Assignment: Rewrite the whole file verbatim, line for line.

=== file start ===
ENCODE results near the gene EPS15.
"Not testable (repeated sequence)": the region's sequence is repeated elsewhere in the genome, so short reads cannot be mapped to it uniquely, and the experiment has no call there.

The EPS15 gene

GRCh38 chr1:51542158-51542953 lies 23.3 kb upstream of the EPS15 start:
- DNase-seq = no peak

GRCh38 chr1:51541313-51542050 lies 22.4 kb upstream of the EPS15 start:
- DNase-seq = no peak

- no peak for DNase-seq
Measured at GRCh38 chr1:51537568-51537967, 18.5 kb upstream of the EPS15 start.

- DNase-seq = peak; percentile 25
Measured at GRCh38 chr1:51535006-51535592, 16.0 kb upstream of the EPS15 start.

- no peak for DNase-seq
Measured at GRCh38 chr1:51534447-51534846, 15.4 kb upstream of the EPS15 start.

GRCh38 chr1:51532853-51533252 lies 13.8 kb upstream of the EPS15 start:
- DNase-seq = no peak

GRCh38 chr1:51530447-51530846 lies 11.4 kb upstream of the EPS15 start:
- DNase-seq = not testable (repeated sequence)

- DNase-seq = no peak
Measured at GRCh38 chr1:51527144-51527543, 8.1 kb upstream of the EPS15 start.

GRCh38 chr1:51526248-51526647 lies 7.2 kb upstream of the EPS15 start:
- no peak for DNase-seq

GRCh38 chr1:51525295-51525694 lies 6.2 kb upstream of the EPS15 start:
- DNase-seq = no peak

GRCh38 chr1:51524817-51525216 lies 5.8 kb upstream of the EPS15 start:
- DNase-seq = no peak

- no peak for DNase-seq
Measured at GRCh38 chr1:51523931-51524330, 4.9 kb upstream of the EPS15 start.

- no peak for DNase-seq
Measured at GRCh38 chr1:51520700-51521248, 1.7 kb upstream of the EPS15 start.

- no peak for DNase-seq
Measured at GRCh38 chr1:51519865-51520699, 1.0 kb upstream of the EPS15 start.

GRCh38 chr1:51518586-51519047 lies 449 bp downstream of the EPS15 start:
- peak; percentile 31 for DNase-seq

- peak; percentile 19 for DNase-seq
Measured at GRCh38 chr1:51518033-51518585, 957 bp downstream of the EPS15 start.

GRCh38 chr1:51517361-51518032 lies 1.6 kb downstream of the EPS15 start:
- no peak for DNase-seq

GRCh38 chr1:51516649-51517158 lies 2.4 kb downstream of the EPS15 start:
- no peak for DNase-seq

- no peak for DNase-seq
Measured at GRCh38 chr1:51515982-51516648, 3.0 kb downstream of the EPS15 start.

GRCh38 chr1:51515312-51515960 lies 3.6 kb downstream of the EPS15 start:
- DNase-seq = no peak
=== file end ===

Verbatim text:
ENCODE results near the gene EPS15.
"Not testable (repeated sequence)": the region's sequence is repeated elsewhere in the genome, so short reads cannot be mapped to it uniquely, and the experiment has no call there.

The EPS15 gene

GRCh38 chr1:51542158-51542953 lies 23.3 kb upstream of the EPS15 start:
- DNase-seq = no peak

GRCh38 chr1:51541313-51542050 lies 22.4 kb upstream of the EPS15 start:
- DNase-seq = no peak

- no peak for DNase-seq
Measured at GRCh38 chr1:51537568-51537967, 18.5 kb upstream of the EPS15 start.

- DNase-seq = peak; percentile 25
Measured at GRCh38 chr1:51535006-51535592, 16.0 kb upstream of the EPS15 start.

- no peak for DNase-seq
Measured at GRCh38 chr1:51534447-51534846, 15.4 kb upstream of the EPS15 start.

GRCh38 chr1:51532853-51533252 lies 13.8 kb upstream of the EPS15 start:
- DNase-seq = no peak

GRCh38 chr1:51530447-51530846 lies 11.4 kb upstream of the EPS15 start:
- DNase-seq = not testable (repeated sequence)

- DNase-seq = no peak
Measured at GRCh38 chr1:51527144-51527543, 8.1 kb upstream of the EPS15 start.

GRCh38 chr1:51526248-51526647 lies 7.2 kb upstream of the EPS15 start:
- no peak for DNase-seq

GRCh38 chr1:51525295-51525694 lies 6.2 kb upstream of the EPS15 start:
- DNase-seq = no peak

GRCh38 chr1:51524817-51525216 lies 5.8 kb upstream of the EPS15 start:
- DNase-seq = no peak

- no peak for DNase-seq
Measured at GRCh38 chr1:51523931-51524330, 4.9 kb upstream of the EPS15 start.

- no peak for DNase-seq
Measured at GRCh38 chr1:51520700-51521248, 1.7 kb upstream of the EPS15 start.

- no peak for DNase-seq
Measured at GRCh38 chr1:51519865-51520699, 1.0 kb upstream of the EPS15 start.

GRCh38 chr1:51518586-51519047 lies 449 bp downstream of the EPS15 start:
- peak; percentile 31 for DNase-seq

- peak; percentile 19 for DNase-seq
Measured at GRCh38 chr1:51518033-51518585, 957 bp downstream of the EPS15 start.

GRCh38 chr1:51517361-51518032 lies 1.6 kb downstream of the EPS15 start:
- no peak for DNase-seq

GRCh38 chr1:51516649-51517158 lies 2.4 kb downstream of the EPS15 start:
- no peak for DNase-seq

- no peak for DNase-seq
Measured at GRCh38 chr1:51515982-51516648, 3.0 kb downstream of the EPS15 start.

GRCh38 chr1:51515312-51515960 lies 3.6 kb downstream of the EPS15 start:
- DNase-seq = no peak